With the side from the West Midlands visitors to the Bridge today, club historian Rick Glanvill turns the clock back to the start of the decade and a deluge of goals…

One of football’s most player-friendly coaches, Carlo Ancelotti, made a rare public demonstration of authority ahead of the Premier League visit of Aston Villa in March 2010.

Didier Drogba arrived half an hour late for the pre-game briefing and as a result the Italian changed his line-up, replacing the prolific Ivorian with Nicolas Anelka.

This was not punishment for tardiness, he explained, but simply because the striker had missed out on the detailed tactical instructions given to the rest of the squad.

With the race for the title so tight between leaders Manchester United, the Blues in second, and Arsenal in third, Ancelotti may have been questioning his own wisdom after half an hour, when Villa equalised Frank Lampard’s opener, struck 15 minutes earlier.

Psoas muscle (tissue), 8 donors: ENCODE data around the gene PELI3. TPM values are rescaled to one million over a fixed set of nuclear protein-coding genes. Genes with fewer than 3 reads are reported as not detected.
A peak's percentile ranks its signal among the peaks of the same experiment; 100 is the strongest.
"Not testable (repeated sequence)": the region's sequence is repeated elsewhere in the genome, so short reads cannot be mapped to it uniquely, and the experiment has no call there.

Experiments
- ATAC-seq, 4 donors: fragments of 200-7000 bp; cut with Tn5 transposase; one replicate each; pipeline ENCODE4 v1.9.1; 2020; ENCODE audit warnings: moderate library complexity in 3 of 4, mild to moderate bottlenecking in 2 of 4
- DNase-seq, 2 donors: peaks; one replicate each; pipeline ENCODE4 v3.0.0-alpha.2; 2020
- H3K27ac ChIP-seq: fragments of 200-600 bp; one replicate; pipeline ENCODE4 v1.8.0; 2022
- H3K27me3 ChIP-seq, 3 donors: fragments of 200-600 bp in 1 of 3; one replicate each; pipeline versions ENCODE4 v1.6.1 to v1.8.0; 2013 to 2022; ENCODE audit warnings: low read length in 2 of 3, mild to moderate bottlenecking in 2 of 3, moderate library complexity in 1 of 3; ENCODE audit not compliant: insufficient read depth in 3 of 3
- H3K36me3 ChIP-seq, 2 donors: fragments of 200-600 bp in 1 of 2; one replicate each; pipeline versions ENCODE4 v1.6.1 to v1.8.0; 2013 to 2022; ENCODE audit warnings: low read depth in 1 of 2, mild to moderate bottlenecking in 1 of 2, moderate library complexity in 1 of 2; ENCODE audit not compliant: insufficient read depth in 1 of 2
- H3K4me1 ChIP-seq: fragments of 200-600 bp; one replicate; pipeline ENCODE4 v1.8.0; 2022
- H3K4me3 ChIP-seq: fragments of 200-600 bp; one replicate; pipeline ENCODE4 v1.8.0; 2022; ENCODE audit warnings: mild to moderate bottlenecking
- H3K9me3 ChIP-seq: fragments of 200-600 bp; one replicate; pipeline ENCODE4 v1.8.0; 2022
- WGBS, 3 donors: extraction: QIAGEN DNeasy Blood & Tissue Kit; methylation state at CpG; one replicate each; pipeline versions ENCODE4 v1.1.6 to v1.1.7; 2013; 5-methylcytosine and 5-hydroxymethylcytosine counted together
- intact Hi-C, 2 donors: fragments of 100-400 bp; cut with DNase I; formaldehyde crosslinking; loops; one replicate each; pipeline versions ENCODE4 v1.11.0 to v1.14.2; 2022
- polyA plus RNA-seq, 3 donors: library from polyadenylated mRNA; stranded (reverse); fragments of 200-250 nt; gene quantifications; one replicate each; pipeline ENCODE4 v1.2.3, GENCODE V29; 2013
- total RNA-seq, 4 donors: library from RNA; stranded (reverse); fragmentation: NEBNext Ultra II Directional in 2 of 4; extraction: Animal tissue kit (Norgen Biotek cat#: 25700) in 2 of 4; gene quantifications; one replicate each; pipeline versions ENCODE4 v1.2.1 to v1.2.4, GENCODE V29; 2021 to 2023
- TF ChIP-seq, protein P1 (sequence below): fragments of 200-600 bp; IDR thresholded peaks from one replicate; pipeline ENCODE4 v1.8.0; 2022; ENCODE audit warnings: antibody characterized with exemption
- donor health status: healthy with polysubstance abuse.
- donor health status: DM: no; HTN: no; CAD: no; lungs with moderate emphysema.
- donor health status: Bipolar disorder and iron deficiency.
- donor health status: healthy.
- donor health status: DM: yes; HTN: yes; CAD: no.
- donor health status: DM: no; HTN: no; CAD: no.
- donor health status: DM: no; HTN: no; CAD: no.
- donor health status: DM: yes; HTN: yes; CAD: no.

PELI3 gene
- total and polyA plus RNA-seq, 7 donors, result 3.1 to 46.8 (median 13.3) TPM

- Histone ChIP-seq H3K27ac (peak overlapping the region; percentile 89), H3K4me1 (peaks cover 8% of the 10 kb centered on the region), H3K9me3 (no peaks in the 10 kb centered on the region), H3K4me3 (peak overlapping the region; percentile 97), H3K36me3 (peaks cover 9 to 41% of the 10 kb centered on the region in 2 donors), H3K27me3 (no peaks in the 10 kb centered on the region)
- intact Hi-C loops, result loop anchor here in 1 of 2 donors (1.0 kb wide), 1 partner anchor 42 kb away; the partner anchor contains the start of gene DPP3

Not that the travelling fans cared about that. They loudly serenaded their Norwegian goalscorer with ‘John Carew, my lord, John Carew’ to the tune of ‘Kumbaya’.

Just before the break, though, Russia left-back Yury Zhirkov was clipped by James Collins and Lampard drilled in the penalty to establish a 2-1 half-time lead.

Ancelotti’s side made a habit of punishing opponents with a prolific flurry in front of goal – Portsmouth were beaten 5-0 at home the previous weekend, and there would be 7-0 and 8-0 victories before the season’s close.

So it was against Villa, with five goals in the second 45: two more for Frank Lampard (including another from the spot), two for Florent Malouda and one for Salomon Kalou, who came on as a sub instead of Drogba.

He did not appear on the scoresheet, but last-minute insert Anelka’s astute runs and linking play were key factors in the Blues’ success. ‘To say he [Drogba] was not missed is an understatement,’ claimed the BBC Sport match report.

Memorably, the final score also allowed Blues fans some comeback at Villa fans’ Carew song with the refrain: ‘Seven-one, my lord, seven-one… ’